I have decided that it is unpleasant being ignored.
The Catholic News Agency has an article titled, Professor who threatened desecration claims to have consecrated Host.
It contains the following:
"I'm not taking the crackers from any church. I'm not interested in attending church, nor would I misrepresent myself as a Catholic to receive it.
"It is freely handed out to people taking communion in the church. The people who are sending me crackers have received it openly," he wrote.
Myers also could not see how others could consider taking a consecrated Host to be theft. "No. This 'theft' nonsense is a rationalization people are making up to justify hysteria."
Making up rationalizations to justify hysteria?
That’s a bit harsh.
It is also, as far as arguments go, question-begging, since calling an objection 'hysteria' presumes the very irrationality on the part of a response that one actually needs to demonstrate.
I haven't actually seen an argument against the thesis that property acquired through deception is fraud, which is a type of theft - and 'deception' means any act that intends to communicate some conclusion that is not true (e.g., an intention to fully participate in the ritual of communion).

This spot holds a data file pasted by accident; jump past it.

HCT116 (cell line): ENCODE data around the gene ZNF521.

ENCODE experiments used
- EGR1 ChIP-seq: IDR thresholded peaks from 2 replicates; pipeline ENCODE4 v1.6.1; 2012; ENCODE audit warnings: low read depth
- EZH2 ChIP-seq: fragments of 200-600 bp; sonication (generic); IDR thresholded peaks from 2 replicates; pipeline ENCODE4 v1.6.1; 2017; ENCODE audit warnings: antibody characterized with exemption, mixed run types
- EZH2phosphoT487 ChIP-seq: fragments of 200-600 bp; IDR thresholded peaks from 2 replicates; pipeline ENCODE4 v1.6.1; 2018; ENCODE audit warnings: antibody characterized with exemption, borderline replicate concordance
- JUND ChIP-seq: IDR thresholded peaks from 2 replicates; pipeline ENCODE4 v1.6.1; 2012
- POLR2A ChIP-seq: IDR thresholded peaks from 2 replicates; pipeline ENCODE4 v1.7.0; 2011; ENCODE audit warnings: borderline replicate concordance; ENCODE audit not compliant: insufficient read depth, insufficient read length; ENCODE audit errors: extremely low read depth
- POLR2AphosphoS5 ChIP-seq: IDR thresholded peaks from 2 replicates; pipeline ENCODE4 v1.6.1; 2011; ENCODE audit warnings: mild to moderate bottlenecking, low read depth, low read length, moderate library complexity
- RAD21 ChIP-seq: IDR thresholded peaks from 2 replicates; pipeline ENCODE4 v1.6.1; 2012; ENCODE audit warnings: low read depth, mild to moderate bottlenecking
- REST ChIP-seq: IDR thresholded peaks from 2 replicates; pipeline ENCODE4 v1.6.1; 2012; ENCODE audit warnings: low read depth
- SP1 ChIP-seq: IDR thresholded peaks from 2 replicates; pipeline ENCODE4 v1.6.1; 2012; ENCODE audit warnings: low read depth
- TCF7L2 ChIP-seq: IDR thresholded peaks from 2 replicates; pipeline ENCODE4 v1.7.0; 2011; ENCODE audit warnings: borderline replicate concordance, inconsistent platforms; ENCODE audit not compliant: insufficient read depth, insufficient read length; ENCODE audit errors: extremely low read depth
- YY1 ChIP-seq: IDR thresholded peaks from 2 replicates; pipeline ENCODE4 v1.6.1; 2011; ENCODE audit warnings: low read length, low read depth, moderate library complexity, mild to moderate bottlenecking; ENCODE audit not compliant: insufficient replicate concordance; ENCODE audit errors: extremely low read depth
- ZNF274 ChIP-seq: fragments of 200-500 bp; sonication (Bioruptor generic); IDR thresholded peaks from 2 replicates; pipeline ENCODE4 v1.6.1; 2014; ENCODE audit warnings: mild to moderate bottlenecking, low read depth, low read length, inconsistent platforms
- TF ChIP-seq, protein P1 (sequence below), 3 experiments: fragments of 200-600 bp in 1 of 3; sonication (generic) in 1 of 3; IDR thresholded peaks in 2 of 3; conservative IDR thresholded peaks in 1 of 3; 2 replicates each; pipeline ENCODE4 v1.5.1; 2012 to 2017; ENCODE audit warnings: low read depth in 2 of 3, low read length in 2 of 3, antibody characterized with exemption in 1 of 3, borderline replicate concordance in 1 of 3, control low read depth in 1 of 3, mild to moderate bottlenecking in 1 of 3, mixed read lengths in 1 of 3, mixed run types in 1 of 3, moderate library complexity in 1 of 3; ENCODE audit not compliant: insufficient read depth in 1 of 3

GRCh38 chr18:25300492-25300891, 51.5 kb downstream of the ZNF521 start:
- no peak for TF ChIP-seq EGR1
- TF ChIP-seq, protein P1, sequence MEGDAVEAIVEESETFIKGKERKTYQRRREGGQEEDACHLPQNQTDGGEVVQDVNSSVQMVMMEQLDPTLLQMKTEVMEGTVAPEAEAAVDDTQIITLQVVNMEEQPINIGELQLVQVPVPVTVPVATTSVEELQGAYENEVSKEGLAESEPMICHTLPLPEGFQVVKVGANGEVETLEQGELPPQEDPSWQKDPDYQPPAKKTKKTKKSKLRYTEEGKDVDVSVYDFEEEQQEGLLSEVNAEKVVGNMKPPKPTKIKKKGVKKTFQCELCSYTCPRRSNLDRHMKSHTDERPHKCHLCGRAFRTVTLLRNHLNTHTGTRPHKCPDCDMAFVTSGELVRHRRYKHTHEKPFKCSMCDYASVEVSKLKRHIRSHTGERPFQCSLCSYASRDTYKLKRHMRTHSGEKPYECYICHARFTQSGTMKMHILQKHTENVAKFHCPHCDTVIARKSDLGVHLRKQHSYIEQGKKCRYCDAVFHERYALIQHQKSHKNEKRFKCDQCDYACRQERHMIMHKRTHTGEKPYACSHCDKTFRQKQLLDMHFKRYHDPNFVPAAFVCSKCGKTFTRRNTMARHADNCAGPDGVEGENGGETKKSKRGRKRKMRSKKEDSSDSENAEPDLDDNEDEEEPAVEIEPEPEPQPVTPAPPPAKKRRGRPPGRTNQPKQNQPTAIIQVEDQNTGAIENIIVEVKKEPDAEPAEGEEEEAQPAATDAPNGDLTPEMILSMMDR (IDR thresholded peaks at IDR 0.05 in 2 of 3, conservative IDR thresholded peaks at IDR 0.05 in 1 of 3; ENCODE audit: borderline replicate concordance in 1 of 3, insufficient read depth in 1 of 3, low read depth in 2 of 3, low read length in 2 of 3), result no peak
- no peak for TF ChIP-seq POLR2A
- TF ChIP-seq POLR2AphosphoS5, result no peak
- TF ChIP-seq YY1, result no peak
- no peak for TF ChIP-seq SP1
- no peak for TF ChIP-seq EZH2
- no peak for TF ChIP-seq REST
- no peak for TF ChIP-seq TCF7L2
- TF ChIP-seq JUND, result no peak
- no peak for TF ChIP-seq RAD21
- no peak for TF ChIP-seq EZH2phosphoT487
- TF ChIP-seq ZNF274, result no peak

I can understand that Myers is unlikely to be reading my blog, so I sent him two emails outlining my arguments. These were not the long 1,700 word essays that I post here. These were much smaller, focusing on the main point – that an object is not 'freely given' if the person receiving it practices deception to get it.
Well, he could have missed those as well. No doubt he has obtained a great many emails in the past weeks and, per chance, he is in the habit of skimming over them looking for triggers that one might contain something worthy of a more detailed reading and, finding none, moves on to the next.
And nobody else, apparently, has made the same arguments in any way in which he has noticed.
Or, maybe, he is not listening. He has made up his mind what he wants to believe and, at this point, he has made himself immune to reason. No matter what argument one puts up, he will conceive of a reason to dismiss it – even if it means ignoring it – based on the assumption that "there can be no rational argument against my position; so, anybody who claims to be presenting one, must be wrong."
Now, I do not want what I have written to be interpreted as being hostile to Mr. Myers. I think he is making a mistake. The tendency people have to be blinded by emotion into rationalizing away the moral arguments against what one sincerely wants to do is very strong and very common. Yet, a strong human disposition to dismiss the soundness of a moral argument does not prevent it from being sound.
Is there, perhaps, an obvious whole in my reasoning that I have not blocked?